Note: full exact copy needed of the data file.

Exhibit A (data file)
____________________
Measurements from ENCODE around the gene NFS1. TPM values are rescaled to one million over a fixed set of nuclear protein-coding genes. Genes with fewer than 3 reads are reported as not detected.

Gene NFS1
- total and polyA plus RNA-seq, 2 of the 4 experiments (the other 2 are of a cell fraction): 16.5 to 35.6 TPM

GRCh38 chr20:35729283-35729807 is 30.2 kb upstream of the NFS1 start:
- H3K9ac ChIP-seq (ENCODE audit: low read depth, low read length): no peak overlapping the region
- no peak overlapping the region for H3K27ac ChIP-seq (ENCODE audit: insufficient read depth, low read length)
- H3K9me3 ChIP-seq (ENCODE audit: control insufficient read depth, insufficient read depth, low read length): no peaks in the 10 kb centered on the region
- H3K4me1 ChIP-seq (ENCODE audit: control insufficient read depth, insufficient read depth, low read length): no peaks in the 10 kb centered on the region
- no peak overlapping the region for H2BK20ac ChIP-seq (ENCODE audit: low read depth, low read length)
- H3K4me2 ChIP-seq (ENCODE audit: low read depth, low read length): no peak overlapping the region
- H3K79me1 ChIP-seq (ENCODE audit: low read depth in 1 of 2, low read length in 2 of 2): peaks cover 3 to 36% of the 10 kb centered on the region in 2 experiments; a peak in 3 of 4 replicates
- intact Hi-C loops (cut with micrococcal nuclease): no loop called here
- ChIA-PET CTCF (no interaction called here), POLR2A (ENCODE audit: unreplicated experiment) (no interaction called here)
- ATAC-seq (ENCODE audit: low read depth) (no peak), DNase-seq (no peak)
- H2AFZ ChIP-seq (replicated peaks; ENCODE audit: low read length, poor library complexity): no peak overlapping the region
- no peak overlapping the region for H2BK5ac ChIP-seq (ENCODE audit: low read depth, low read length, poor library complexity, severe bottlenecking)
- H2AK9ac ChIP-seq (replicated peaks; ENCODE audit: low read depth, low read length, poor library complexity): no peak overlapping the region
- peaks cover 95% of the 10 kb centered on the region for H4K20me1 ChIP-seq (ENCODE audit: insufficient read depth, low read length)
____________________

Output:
Measurements from ENCODE around the gene NFS1. TPM values are rescaled to one million over a fixed set of nuclear protein-coding genes. Genes with fewer than 3 reads are reported as not detected.

Gene NFS1
- total and polyA plus RNA-seq, 2 of the 4 experiments (the other 2 are of a cell fraction): 16.5 to 35.6 TPM

GRCh38 chr20:35729283-35729807 is 30.2 kb upstream of the NFS1 start:
- H3K9ac ChIP-seq (ENCODE audit: low read depth, low read length): no peak overlapping the region
- no peak overlapping the region for H3K27ac ChIP-seq (ENCODE audit: insufficient read depth, low read length)
- H3K9me3 ChIP-seq (ENCODE audit: control insufficient read depth, insufficient read depth, low read length): no peaks in the 10 kb centered on the region
- H3K4me1 ChIP-seq (ENCODE audit: control insufficient read depth, insufficient read depth, low read length): no peaks in the 10 kb centered on the region
- no peak overlapping the region for H2BK20ac ChIP-seq (ENCODE audit: low read depth, low read length)
- H3K4me2 ChIP-seq (ENCODE audit: low read depth, low read length): no peak overlapping the region
- H3K79me1 ChIP-seq (ENCODE audit: low read depth in 1 of 2, low read length in 2 of 2): peaks cover 3 to 36% of the 10 kb centered on the region in 2 experiments; a peak in 3 of 4 replicates
- intact Hi-C loops (cut with micrococcal nuclease): no loop called here
- ChIA-PET CTCF (no interaction called here), POLR2A (ENCODE audit: unreplicated experiment) (no interaction called here)
- ATAC-seq (ENCODE audit: low read depth) (no peak), DNase-seq (no peak)
- H2AFZ ChIP-seq (replicated peaks; ENCODE audit: low read length, poor library complexity): no peak overlapping the region
- no peak overlapping the region for H2BK5ac ChIP-seq (ENCODE audit: low read depth, low read length, poor library complexity, severe bottlenecking)
- H2AK9ac ChIP-seq (replicated peaks; ENCODE audit: low read depth, low read length, poor library complexity): no peak overlapping the region
- peaks cover 95% of the 10 kb centered on the region for H4K20me1 ChIP-seq (ENCODE audit: insufficient read depth, low read length)